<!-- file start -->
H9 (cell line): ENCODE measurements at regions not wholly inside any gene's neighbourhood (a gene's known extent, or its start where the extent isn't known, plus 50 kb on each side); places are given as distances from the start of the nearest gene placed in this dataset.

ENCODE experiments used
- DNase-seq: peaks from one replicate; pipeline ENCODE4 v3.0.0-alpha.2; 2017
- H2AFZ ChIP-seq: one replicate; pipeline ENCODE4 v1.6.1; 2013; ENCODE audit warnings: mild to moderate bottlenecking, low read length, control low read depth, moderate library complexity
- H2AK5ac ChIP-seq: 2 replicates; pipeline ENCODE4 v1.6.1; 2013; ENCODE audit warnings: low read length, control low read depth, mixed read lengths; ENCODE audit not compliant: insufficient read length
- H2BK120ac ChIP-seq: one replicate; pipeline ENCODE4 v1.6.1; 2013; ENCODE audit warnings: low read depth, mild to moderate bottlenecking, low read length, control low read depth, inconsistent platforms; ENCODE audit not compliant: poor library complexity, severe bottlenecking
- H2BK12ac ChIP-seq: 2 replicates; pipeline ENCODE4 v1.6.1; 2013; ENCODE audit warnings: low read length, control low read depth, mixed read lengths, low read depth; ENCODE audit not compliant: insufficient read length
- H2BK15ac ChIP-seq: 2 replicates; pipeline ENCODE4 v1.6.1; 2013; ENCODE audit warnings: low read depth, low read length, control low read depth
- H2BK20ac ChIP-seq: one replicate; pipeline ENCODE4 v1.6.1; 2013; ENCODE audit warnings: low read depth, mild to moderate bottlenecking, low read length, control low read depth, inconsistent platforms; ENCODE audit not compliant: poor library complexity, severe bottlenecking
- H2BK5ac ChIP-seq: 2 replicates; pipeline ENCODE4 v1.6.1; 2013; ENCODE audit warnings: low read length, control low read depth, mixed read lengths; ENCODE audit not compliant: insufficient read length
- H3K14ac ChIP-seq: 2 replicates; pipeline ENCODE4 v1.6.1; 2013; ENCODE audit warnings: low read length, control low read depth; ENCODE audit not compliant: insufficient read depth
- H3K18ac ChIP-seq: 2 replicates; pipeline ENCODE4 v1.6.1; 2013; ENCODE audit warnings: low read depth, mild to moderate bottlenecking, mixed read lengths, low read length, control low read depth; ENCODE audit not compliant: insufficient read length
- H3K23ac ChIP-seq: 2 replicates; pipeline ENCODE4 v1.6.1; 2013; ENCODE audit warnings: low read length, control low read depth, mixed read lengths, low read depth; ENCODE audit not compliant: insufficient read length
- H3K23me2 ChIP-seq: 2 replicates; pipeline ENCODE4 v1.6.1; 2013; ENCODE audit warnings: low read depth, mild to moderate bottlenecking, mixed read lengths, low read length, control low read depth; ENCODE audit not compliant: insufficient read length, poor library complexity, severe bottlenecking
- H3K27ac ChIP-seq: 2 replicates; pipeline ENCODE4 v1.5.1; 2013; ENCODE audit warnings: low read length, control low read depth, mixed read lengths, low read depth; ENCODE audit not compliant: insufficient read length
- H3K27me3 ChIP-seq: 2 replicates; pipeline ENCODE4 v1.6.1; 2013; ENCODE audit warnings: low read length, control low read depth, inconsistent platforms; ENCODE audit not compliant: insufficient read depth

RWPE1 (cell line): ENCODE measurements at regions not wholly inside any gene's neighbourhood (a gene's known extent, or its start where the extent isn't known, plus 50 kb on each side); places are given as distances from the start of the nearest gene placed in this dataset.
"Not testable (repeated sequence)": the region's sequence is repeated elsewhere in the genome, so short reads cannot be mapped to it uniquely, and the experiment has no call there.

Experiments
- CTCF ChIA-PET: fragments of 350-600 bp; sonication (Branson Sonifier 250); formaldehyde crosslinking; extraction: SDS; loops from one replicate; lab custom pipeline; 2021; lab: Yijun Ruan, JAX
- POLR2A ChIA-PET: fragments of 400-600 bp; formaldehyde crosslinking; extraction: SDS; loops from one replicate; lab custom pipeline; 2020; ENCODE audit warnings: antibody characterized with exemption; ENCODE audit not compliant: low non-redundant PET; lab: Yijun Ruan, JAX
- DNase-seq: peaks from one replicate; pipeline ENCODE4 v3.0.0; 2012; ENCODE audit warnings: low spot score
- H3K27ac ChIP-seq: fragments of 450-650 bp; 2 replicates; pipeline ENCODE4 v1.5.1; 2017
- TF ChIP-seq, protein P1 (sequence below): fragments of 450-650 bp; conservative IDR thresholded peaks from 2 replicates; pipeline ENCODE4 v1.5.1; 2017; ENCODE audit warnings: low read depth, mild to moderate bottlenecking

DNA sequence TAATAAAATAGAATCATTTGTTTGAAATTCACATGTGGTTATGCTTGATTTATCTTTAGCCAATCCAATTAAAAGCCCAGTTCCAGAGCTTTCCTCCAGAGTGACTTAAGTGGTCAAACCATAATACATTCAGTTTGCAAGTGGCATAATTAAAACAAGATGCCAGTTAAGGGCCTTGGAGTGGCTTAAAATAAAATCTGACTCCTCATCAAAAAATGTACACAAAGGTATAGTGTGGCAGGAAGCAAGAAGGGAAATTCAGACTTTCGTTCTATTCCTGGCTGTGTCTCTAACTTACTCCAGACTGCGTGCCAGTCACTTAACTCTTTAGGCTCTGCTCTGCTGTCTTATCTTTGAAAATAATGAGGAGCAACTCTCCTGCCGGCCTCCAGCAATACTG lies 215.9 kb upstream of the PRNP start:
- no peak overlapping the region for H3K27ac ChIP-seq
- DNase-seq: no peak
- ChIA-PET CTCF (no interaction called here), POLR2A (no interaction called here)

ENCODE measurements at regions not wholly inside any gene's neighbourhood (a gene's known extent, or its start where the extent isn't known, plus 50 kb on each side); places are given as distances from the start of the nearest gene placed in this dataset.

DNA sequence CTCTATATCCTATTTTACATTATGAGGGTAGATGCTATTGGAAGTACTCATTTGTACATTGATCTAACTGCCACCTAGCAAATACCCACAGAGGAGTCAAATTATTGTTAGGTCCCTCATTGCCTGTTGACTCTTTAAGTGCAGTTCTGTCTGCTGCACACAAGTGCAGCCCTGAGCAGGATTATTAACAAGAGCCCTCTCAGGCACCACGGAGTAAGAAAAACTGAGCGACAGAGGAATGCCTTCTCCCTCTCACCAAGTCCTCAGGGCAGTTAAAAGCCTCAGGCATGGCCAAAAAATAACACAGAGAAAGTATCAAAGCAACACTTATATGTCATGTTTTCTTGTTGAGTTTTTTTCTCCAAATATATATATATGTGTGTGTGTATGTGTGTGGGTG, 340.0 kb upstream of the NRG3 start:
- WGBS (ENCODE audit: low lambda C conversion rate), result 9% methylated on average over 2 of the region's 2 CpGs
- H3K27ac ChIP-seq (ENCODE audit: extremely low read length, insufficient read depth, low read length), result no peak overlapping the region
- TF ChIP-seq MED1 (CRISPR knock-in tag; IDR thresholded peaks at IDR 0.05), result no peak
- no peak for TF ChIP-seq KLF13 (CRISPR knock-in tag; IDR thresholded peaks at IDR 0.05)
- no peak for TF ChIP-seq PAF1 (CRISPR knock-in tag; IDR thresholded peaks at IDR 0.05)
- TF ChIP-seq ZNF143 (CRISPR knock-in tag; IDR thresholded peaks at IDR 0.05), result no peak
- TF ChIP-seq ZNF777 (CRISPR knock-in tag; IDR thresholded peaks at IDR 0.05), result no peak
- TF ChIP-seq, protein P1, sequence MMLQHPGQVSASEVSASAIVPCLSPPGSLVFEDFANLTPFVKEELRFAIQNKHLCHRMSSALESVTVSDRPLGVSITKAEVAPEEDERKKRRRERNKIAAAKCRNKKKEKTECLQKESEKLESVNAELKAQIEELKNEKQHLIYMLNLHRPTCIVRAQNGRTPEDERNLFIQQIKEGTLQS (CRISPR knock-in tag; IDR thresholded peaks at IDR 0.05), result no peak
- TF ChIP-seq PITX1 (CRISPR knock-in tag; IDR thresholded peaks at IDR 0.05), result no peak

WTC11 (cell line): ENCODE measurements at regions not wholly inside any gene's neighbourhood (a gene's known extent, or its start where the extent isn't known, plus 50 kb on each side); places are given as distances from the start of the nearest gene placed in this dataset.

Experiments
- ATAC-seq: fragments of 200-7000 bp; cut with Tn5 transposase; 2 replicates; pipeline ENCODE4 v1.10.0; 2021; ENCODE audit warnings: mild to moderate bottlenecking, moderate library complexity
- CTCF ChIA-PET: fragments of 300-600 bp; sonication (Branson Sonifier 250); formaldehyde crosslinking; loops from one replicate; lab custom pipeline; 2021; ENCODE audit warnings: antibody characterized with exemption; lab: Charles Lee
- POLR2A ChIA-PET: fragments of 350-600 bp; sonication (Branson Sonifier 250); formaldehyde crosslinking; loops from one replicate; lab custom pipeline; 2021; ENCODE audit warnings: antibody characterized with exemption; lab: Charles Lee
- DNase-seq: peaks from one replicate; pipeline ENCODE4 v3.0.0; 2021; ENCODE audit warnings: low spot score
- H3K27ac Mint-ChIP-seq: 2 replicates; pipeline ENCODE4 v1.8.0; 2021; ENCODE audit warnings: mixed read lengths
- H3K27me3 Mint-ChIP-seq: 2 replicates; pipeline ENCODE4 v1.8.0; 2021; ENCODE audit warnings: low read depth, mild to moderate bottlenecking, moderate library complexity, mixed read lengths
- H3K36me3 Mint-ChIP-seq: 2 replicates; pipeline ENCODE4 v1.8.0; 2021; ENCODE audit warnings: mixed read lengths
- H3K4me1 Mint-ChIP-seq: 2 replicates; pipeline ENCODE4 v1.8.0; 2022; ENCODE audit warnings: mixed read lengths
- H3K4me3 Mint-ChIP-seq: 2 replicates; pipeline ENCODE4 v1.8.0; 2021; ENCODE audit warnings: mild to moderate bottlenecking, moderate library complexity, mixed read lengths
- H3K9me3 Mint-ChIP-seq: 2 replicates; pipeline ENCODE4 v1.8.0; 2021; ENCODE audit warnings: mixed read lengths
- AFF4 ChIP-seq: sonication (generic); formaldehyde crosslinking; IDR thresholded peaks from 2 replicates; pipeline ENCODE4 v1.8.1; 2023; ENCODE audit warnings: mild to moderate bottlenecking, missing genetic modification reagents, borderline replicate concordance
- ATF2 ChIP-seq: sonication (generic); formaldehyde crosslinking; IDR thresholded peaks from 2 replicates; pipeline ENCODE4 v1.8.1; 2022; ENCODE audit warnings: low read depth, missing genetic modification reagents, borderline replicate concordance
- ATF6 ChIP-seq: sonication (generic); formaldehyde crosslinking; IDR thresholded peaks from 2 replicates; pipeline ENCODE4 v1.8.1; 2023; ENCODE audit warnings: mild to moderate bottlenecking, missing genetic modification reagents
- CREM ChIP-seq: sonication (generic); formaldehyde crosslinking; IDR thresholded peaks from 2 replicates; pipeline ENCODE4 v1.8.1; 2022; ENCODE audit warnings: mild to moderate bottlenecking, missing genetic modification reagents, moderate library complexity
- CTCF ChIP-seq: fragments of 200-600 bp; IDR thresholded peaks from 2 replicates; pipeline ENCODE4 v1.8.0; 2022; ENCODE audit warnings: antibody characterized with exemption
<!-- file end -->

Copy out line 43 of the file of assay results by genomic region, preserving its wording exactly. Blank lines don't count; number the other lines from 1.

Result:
- CTCF ChIA-PET: fragments of 300-600 bp; sonication (Branson Sonifier 250); formaldehyde crosslinking; loops from one replicate; lab custom pipeline; 2021; ENCODE audit warnings: antibody characterized with exemption; lab: Charles Lee